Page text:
Inarguably, one of the best parts of the job of being a pilot is the view from the office. It is simply incomparable. From a predawn takeoff where the oncoming glow on the horizon is set off by runway and city lights, to perhaps a night run over central Arkansas during a summer electrical storm where bolts of lightning dance around towering anvil topped clouds, the scenery is awe inspiring.
I never tire of flying the Expressway Visual into LaGuardia as it takes you directly over Brooklyn and Queens providing an unparalleled view of Manhattan (at least from the left seat). Every now and again we get to fly up the Hudson river when landing on Runway 13, giving copilots an even better view of downtown. The Gateway Arch, the Columbia River with Mt. Hood and Mt. Rainier lining up in a perfect frame, the turquoise blue water off southern Florida beaches or a view of Yosemite's Half Dome and El Capitan from above are all routine sights in this job.
I have over the years flown over places like Mt. Fuji, the Arabian Peninsula, Sydney and London to name only a few. Being naturally proud of what they do, pilots like to take pictures of where they've been and the sights they've seen. And the taking of pictures by pilots has never really been a problem as the photographs taken would usually end up in an album on a shelf somewhere or perhaps on a quickly forgotten hard drive.
That all changed with the coming of social media. For in the game of collecting likes and impressing your friends from school who took that accounting job, what better way could there be of showcasing your awesome life than to post pics and selfies from 35,000 feet? And that is more or less exactly what happened. Pictures and videos from the cockpit can, or rather could, be found all over the internet. That is until some killjoy asked the inconvenient question of umm, if you're being a tourist up there, then who's flying the jet?
It's a valid question. The answer is a simple one. The other guy or the autopilot. But of course that's an incorrect answer. The people who own the airplanes and the people who ride in the back generally think it best if both pilots are paying attention to the flying part. It's not an unreasonable request I suppose, and certainly not while on approach. This, then, is the setup for the great cockpit photography kerfuffle.
In December last year, an online magazine called Quartz published a piece detailing how cockpit photos had been showing up on Instagram, and how the taking of these photos violates FAA rules. In the course of gathering information for the article, author David Yanofsky scraped dozens of cockpit photos from the Instagram accounts of pilots who had neglected to set their privacy controls. These photos, including selfies with names, were then published in the article.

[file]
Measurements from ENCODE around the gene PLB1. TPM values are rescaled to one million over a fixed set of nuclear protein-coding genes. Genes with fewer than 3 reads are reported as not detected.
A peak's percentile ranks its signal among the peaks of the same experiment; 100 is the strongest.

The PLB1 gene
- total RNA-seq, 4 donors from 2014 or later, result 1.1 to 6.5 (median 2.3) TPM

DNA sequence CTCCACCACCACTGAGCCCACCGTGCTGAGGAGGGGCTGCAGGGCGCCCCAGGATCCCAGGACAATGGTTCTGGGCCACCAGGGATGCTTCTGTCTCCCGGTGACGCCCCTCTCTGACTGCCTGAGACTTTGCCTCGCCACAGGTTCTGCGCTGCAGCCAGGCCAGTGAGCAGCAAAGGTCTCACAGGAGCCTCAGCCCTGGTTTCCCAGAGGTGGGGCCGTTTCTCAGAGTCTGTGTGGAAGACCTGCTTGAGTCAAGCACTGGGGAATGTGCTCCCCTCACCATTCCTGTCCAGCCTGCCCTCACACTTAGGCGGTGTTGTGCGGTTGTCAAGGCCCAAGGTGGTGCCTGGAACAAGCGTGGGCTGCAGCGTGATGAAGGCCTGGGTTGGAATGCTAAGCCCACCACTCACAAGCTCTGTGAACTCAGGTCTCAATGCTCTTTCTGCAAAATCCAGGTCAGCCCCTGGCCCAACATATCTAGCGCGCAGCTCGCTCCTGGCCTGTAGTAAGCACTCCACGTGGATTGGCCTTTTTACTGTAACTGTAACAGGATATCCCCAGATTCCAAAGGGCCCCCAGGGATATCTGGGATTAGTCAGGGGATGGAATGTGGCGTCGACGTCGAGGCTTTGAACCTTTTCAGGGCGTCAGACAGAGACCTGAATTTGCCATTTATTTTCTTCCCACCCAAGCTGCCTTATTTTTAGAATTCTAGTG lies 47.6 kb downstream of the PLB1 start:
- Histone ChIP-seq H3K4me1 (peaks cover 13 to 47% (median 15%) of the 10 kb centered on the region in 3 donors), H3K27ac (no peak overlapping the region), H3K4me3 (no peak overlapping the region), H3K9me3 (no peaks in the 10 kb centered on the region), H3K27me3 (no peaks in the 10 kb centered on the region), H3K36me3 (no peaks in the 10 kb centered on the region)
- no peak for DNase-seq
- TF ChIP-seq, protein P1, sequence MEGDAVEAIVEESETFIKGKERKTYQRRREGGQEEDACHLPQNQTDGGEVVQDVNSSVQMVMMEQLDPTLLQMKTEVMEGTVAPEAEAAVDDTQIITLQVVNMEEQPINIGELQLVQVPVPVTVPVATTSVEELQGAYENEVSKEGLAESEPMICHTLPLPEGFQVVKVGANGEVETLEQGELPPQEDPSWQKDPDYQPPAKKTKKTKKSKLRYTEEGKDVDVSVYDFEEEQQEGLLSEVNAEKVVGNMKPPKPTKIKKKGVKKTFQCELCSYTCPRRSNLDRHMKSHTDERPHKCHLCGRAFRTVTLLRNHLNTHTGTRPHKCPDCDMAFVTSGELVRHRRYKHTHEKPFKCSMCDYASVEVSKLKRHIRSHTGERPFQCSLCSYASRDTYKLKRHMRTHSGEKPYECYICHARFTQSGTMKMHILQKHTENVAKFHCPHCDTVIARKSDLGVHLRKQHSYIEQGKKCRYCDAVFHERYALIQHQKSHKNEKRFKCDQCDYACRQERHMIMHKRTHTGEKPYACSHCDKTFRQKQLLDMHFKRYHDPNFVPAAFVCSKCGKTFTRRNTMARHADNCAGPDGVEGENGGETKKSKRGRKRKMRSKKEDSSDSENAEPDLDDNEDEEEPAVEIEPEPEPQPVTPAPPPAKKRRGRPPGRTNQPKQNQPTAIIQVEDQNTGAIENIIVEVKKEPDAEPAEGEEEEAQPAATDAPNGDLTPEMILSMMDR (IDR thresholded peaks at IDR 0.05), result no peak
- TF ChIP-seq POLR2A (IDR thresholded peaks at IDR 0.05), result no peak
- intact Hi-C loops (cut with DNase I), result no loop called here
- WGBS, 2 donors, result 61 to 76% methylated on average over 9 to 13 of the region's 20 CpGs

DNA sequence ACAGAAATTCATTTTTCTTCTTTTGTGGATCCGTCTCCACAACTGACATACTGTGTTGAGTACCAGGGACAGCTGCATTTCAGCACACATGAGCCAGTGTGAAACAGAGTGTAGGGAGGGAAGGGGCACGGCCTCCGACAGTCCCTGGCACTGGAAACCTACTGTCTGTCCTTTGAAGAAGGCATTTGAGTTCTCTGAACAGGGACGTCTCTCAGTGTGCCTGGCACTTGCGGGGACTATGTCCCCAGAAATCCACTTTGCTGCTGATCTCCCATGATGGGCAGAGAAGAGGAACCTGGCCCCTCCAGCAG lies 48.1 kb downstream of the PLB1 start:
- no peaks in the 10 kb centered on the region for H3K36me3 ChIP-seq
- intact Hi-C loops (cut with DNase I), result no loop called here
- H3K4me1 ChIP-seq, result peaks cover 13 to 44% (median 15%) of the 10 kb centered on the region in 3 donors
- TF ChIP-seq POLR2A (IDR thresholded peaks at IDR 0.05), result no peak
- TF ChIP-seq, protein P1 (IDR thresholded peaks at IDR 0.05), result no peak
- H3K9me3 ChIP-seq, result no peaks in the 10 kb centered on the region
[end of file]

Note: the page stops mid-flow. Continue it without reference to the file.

What happened next may serve as a signpost to how social media is changing culture or perhaps how already existing trends are highlighted by social media, because some of the pilots who were "outed" in the Quartz expose went on the attack. Author Yanofsky was harassed and threatened himself through many social media sites. Returning fire with fire, editors at Quartz then researched the information of the harassers and contacted the employer of at least one of them.
I guess one lesson learned here is that if you are going to engage in online guerrilla warfare, at least learn how to mask your own IP address.
As everyone from cops to pilots to doctors and other professionals is finding out, ubiquitous cell phone cameras coupled with social media are rapidly highlighting the fishbowl that modern society is becoming. Living in a panopticon society will have far reaching effects which can only be imagined at this point. This, coupled with a growing distrust of professionals and authority figures, may perhaps induce a reaction to publicly lived and posted lives. It certainly will for the pilots in this article.
I personally think that including the names and selfies of some pilots in the article was rather rude as Quartz could've made their point without publishing anyone's personal info. But then again these guys probably should've figured out how to control the privacy settings of their accounts or perhaps just not taken selfies while at work. And some of the pilots involved may not have known that they were breaking some rule or other.
In their defense, the rule prohibiting all photography, and not just that below 10,000 feet is relatively new but restrictions on any non-flight related activity below 10,000 feet have been around for awhile. The FAA has said it is not contemplating any enforcement actions as a result of this article and may actually be gratified that this event has served to publicize the new rules.
Will this kerfuffle stop pilots from taking pictures while flying? Probably not, but you are much less likely to see any such snaps online.